Pods, Pranks, and More on ...Body Snatchers!

Invasion of the Body Snatchers was the landmark science fiction film released in 1956. It tapped into the post-war paranoia and established itself as an anchor for future sci-fi classics, including other adaptions of the same story.

1. The pods cost $30,000.

The film was shot in just 23 days for a cost of approximately $380,000. That makes the pods about 7% of the budget. At the time, some considered the film to be a B picture, but the movie made close to $1.2 million at the box office! 

2. No one liked the film’s title.

Except the studio. While the film was based on The Body Snatchers by Jack Finney, they worried audiences would associate it with The Body Snatcher starring Boris Karloff. Inspired by Hamlet's "To Be or Not to Be
 soliloquy, Kevin McCarthy suggested Sleep No More as the new title. However, the director said that the “pods” upstairs (aka studio executives) didn’t go for it.

3. Originally, there was more comedy.

Director Don Siegel, producer Walter Wanger, and production designer Ted Haworth snuck a rough cut into a local theater and recorded the audience’s lively reactions, which were everything from laughs to shrieks. The studio, however, wasn't happy about the unofficial and unsanctioned preview. They also didn't understand why people were laughing, so they had those moments removed.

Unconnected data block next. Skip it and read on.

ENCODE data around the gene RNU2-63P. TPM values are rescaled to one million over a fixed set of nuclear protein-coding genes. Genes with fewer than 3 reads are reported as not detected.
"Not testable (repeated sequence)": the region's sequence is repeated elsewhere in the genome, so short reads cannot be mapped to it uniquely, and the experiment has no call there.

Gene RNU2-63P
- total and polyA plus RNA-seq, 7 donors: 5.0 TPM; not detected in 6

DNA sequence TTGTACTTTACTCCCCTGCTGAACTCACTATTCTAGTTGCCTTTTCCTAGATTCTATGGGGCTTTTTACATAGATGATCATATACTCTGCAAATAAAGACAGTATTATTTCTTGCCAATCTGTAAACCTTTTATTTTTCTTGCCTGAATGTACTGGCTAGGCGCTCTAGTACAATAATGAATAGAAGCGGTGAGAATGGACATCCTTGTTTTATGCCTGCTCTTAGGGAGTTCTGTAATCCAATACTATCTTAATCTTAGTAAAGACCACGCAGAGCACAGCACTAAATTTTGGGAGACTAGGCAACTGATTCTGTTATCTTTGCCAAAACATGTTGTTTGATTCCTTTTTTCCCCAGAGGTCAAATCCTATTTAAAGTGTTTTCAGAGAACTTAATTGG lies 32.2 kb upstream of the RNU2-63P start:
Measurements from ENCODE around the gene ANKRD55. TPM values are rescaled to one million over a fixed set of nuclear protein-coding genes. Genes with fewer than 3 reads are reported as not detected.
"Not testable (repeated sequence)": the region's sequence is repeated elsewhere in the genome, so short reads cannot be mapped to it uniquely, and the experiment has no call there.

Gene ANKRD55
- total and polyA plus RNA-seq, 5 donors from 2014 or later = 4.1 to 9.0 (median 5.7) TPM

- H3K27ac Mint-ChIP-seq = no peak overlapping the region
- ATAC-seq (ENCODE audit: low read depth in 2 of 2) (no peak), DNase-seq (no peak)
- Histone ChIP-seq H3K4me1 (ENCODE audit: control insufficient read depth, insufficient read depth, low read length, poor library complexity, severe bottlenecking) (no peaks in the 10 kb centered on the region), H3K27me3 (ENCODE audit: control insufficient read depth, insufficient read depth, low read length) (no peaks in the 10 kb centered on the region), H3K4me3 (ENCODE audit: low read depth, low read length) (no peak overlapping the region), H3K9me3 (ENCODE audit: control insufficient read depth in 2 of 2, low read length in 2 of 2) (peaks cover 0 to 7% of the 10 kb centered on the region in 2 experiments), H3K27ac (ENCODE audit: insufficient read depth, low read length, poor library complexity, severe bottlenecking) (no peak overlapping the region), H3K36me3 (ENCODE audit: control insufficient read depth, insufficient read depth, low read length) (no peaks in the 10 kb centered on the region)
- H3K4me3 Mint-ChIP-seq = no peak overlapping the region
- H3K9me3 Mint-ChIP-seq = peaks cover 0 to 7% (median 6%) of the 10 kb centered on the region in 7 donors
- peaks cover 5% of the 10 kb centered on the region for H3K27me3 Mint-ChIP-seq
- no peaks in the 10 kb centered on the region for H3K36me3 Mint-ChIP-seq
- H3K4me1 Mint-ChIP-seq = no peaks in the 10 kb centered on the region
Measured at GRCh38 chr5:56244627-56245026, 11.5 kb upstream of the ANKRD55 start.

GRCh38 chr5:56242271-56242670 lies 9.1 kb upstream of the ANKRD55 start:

4. They met with author.

Don Siegel, producer Walter Wanger, and screenwriter Daniel Mainwaring met with Jack Finney to discuss their movie adaptation and also to experience Mill Valley, which was the template for the fictional small town. They wanted to shoot there, but for budgetary reasons, they shot mostly in Beachwood Canyon and Sierra Madre, where parts of Scream, Family Plot, and Halloween 2 were also filmed.

5. Years later, Sierra Madre was pranked by pods.

After a dispute during a city council meeting, a frustrated creative, who’d seen the film played on a local station, created papier-mâché pods and left them in a city square. At the next meeting, the police presented each council person with the pod that bore their name.

6. Kevin McCarthy and Don Seigel appear in the remake.

The original film ends with Kevin McCarthy running into the street to warn everyone about the coming invasion. The remake pays tribute to this, and McCarthy runs into the main characters shouting the same warning. “It was as if twenty years later I was still running all over the pace, trying to convince people of the pod menace," said McCathy, who enjoyed reprising the role.

7. The original ending was different.

The original ending simply had McCarthy’s character shouting his warning into the camera. Studio head Steve Broidy (who also wanted the comedy cut) thought the ending was too bleak, so McCarthy was called back and additional scenes were shot to hint that the invasion would be stopped eventually.